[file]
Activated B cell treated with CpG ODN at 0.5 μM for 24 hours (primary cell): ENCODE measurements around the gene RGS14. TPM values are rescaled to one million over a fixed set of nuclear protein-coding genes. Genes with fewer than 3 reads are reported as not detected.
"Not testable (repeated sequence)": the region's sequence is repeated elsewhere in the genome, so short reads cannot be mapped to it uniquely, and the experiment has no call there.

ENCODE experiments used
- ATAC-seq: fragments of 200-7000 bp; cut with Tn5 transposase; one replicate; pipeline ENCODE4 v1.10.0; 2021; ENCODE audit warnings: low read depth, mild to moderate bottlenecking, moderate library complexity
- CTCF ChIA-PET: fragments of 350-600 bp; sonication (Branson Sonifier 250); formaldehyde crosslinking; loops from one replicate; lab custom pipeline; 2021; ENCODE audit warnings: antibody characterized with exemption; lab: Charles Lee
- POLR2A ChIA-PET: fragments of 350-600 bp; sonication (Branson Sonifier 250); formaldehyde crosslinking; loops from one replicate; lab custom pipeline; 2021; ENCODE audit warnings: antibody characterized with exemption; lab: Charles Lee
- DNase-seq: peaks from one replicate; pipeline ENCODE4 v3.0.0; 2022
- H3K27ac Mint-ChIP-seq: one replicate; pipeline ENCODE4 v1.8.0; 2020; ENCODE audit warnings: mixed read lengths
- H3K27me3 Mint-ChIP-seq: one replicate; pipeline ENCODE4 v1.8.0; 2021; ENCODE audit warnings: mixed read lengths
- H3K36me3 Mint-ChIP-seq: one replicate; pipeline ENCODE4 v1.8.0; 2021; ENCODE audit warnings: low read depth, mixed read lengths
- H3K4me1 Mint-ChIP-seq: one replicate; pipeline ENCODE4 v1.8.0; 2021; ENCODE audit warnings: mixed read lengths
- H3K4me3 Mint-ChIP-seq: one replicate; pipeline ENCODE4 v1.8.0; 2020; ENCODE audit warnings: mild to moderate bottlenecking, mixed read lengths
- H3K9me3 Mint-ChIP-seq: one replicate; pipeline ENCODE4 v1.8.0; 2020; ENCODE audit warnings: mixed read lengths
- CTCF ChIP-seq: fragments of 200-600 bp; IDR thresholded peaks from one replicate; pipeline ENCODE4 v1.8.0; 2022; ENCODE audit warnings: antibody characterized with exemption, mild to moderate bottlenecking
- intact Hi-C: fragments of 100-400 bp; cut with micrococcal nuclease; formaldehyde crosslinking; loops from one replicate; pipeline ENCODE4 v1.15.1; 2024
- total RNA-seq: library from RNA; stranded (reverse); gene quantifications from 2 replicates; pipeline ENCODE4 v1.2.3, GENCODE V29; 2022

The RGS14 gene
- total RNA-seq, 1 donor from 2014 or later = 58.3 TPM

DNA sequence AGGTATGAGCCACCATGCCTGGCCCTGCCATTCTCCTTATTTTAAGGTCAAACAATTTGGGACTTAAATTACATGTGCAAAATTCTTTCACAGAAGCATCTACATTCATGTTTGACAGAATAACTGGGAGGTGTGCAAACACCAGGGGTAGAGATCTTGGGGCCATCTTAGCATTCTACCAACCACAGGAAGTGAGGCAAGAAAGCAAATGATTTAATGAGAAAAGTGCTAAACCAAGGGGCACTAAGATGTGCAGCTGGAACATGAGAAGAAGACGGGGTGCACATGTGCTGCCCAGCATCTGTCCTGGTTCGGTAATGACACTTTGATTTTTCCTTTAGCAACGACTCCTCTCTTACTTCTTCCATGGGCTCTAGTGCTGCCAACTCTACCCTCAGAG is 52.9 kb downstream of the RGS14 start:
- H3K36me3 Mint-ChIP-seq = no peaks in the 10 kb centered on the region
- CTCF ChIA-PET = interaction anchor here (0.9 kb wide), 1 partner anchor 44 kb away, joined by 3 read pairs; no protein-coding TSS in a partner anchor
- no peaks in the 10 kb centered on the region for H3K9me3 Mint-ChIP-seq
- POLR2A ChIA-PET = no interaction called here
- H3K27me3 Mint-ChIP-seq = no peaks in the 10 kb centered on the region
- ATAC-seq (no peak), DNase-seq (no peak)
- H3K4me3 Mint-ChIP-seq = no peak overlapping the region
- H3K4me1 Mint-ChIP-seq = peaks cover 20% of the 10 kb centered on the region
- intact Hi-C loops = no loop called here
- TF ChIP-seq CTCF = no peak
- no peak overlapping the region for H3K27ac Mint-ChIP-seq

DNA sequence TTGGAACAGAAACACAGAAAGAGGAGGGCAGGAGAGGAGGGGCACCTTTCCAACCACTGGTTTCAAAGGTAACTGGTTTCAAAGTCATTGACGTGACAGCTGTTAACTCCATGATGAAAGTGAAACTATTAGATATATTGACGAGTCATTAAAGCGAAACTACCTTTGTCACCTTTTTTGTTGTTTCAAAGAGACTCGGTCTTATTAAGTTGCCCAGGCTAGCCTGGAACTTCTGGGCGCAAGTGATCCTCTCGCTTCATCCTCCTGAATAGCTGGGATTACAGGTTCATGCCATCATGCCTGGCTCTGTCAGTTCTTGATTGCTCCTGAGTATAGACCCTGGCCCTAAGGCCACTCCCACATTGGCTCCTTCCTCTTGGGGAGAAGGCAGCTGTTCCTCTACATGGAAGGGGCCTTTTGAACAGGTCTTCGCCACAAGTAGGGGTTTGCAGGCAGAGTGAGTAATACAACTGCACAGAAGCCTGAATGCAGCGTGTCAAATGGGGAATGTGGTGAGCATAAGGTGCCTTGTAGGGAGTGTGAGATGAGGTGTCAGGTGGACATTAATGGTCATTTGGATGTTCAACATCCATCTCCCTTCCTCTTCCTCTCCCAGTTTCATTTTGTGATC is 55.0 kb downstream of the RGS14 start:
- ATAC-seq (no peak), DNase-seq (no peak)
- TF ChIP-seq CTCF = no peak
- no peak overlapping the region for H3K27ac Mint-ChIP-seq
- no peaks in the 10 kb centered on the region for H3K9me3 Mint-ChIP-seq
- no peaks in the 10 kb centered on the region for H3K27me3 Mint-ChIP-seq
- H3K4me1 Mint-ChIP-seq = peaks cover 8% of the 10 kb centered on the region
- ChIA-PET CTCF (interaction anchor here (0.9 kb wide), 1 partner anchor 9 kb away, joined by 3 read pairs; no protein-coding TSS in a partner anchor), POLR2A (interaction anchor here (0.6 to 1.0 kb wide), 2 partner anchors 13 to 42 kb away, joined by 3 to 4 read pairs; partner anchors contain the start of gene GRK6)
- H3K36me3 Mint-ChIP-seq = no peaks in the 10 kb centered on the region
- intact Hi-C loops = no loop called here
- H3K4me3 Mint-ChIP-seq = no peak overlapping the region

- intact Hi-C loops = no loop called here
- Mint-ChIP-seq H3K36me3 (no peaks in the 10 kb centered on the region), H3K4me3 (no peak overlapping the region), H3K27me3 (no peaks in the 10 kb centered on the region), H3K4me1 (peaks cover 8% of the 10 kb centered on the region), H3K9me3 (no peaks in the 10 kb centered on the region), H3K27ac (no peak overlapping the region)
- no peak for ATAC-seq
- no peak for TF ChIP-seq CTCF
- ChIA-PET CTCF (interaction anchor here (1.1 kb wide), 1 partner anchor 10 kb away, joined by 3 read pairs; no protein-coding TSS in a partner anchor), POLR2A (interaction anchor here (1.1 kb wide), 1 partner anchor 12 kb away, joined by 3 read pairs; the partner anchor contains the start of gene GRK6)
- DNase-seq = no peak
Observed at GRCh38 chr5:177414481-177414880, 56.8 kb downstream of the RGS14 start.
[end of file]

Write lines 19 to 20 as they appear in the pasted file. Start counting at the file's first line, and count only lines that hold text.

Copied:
DNA sequence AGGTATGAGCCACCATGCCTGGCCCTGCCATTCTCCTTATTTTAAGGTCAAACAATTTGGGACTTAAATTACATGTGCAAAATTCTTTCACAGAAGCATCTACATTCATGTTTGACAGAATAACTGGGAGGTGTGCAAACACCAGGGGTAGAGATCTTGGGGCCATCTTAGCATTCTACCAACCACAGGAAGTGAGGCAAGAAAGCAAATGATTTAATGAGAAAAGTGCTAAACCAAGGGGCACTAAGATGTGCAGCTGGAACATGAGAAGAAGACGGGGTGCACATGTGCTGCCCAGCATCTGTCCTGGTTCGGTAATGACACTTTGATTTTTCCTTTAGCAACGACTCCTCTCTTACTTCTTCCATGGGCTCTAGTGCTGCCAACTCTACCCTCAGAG is 52.9 kb downstream of the RGS14 start:
- H3K36me3 Mint-ChIP-seq = no peaks in the 10 kb centered on the region